Fish

  • We should be eating at least two portions (2 x 140g cooked weight) of sustainably sourced fish per week, including a portion of oily fish (we will explain a little more about sustainability below).
  • In the UK, people should be trying to eat more fish, as average fish consumption among adults is only 54g per week (well below the recommendation of two 140g portions per week).

Remember:

   Oily fish can be fresh, frozen or canned, and includes salmon, sardines, mackerel, whitebait and trout.

 

  • Fish and shellfish are good sources of lots of vitamins and minerals. However, in particular, oily fish are natural sources of vitamin D and are the richest source of a special type of fat called long chain omega-3 fatty acids, which may help to prevent heart disease.
  • To make healthier choices with fish, we should try and grill, bake, steam or poach fish rather than frying. We should also watch out for fish products in batter, pastry or breadcrumbs as they can be high in fat and/or salt.

Although currently we should be eating more fish, there are set government recommended maximum amounts for oily fish, some white fish and crab, as they can contain low levels of pollutants that may build up in the body. These recommendations are set to keep the intake of these pollutants to very low and safe limits:

 Type of fish  Population group  Recommendation for fish consumption

Oily fish

all types

General population

No more than 4 portions per week
Women planning pregnancy and women who are currently pregnant or breastfeeding No more than 2 portions per week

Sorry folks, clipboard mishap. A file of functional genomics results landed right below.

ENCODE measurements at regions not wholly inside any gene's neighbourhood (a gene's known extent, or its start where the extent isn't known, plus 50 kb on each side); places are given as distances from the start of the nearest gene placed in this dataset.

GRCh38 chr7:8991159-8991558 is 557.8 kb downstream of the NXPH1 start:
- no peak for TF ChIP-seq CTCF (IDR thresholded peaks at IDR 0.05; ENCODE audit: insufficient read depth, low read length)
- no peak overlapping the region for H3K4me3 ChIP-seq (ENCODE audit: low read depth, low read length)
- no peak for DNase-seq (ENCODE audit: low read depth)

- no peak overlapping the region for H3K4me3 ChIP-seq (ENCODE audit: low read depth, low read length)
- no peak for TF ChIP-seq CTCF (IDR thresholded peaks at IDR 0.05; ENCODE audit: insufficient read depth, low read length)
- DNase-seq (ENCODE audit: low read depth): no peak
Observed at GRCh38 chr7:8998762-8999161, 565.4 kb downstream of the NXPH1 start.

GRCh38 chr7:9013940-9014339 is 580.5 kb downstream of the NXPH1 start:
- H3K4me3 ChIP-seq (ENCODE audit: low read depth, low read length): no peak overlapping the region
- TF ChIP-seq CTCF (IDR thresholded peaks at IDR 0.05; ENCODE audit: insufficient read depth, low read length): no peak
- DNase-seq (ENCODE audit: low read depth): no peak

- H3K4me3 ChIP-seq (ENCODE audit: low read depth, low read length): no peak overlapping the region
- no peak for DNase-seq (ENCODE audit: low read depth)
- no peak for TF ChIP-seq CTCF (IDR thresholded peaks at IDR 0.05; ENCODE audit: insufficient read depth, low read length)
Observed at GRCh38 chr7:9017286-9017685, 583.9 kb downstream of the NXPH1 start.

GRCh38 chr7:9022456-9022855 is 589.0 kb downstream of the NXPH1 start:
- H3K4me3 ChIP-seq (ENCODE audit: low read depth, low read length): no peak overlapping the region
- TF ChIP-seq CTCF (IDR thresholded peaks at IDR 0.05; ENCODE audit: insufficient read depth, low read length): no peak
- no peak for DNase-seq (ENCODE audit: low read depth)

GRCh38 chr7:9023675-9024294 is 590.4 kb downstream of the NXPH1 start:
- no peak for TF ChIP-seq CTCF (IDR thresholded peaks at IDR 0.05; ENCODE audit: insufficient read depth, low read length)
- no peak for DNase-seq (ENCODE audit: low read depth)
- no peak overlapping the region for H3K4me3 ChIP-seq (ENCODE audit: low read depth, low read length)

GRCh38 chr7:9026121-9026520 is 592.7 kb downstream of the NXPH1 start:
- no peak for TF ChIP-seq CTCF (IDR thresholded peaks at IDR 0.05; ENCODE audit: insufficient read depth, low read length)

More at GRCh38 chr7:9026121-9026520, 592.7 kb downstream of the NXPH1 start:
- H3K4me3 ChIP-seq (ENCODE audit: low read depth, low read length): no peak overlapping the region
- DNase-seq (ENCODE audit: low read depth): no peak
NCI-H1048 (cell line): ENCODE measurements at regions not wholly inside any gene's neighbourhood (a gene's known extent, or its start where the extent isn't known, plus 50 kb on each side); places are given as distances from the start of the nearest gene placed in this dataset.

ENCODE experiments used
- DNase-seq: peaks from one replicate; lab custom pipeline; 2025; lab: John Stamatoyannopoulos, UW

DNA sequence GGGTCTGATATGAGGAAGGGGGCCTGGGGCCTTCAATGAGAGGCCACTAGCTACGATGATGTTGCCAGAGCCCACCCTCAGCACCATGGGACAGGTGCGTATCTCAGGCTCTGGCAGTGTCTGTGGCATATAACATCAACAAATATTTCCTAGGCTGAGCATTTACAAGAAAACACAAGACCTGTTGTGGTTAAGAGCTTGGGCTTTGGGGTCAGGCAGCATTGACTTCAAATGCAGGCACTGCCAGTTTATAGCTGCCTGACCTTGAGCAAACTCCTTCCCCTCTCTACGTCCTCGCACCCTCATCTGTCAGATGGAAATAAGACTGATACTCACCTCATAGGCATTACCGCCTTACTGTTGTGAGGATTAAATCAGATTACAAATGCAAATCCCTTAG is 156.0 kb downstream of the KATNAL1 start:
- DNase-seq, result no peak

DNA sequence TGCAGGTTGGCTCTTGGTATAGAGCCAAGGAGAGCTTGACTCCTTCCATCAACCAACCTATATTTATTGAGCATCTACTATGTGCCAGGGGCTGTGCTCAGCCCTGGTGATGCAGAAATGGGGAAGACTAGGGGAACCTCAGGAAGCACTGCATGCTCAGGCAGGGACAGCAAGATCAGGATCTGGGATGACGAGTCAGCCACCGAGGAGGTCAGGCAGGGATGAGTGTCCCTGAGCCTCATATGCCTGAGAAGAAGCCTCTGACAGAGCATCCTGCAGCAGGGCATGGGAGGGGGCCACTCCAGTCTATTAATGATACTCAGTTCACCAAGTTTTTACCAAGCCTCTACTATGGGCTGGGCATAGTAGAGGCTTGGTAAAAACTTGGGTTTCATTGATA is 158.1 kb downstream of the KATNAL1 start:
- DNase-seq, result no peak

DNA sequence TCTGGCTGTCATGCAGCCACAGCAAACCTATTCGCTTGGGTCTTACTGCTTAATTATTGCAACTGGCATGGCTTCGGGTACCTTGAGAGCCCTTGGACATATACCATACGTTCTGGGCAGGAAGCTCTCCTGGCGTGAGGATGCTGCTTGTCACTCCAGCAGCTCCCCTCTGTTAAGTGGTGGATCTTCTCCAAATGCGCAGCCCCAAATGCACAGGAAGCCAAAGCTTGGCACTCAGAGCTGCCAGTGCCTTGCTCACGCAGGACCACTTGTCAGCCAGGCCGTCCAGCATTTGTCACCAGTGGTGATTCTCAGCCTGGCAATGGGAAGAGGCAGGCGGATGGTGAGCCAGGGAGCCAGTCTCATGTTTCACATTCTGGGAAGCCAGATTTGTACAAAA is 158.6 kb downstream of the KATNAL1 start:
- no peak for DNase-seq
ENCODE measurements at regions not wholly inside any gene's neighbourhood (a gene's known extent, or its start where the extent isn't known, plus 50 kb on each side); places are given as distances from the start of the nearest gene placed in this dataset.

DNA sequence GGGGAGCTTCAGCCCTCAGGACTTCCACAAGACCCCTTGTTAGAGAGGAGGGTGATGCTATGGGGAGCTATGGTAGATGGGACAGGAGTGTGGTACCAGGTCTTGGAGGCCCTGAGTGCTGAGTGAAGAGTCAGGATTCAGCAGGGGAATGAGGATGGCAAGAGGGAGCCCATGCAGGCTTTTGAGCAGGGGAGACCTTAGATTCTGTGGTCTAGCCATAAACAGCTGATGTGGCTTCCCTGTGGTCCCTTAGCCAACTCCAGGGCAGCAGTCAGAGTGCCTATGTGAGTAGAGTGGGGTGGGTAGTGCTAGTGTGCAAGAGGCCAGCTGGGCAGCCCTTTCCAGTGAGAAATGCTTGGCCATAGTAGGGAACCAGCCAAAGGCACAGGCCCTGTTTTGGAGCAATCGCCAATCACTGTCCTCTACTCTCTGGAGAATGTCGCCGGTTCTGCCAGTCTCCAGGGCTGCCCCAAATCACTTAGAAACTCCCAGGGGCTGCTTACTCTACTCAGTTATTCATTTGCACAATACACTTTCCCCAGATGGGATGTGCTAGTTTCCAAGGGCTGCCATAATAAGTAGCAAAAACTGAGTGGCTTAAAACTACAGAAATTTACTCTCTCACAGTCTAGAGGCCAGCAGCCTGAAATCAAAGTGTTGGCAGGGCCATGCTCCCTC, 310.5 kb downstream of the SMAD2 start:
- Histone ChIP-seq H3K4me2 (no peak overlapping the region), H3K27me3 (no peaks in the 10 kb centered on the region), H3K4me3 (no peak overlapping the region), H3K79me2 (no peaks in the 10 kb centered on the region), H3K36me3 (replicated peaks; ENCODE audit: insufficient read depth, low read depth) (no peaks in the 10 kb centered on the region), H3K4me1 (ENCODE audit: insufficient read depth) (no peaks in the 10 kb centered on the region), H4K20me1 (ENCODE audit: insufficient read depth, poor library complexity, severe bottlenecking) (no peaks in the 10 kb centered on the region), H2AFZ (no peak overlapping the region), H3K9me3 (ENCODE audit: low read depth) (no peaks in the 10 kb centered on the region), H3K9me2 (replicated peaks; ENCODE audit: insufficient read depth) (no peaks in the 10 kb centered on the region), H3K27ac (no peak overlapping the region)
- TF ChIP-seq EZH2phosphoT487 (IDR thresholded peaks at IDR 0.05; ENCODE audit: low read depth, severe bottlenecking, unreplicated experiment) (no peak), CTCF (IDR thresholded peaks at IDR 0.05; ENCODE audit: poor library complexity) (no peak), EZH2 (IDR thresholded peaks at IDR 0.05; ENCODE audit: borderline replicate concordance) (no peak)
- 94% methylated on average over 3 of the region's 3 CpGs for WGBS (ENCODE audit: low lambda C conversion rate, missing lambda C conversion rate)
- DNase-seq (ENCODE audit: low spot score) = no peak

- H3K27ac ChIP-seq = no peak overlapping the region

Swordfish General adult population (including breastfeeding women) No more than 1 portion per week

Children (under 16)

Women planning pregnancy and women who are currently pregnant

Should not consume swordfish (as it contains more mercury* than other fish)

White fish

shark and marlin

General adult population (including breastfeeding women) No more than 1 portion per week

Children (under 16)

Women planning pregnancy and women who are currently pregnant
Should not consume marlin (as it contains more mercury* than other fish)

White fish

sea bream, sea bass, turbot, halibut and rock salmon

General population (who regularly eat lots of fish) Avoid eating these types too often

Shellfish

brown crab meat

General population (who regularly eat lots of fish) Avoid eating too often

Canned tuna

 

Women planning pregnancy and women who are currently pregnant No more than 4 cans of tuna per week

*consuming high levels of mercury can cause health problems.

For more information about eating fish and shellfish when pregnant or trying for a baby, click here.

 

Fish and Sustainability

To ensure there are enough fish to eat now and in the future, we should try to eat a wide variety of fish and to buy fish from sustainable sources.

‘Sustainable’ fish or shellfish are those that don’t cause unnecessary damage to other marine animals and plants, and are caught or produced in a way that will allow fish stocks to be replenished. Some stocks are believed to be more abundant, such as coley, gurnard and mackerel.

Look out for ecolabels on certified fish products at the supermarket, such as the blue Marine Stewardship Council logo.

Next page: Meat, poultry and game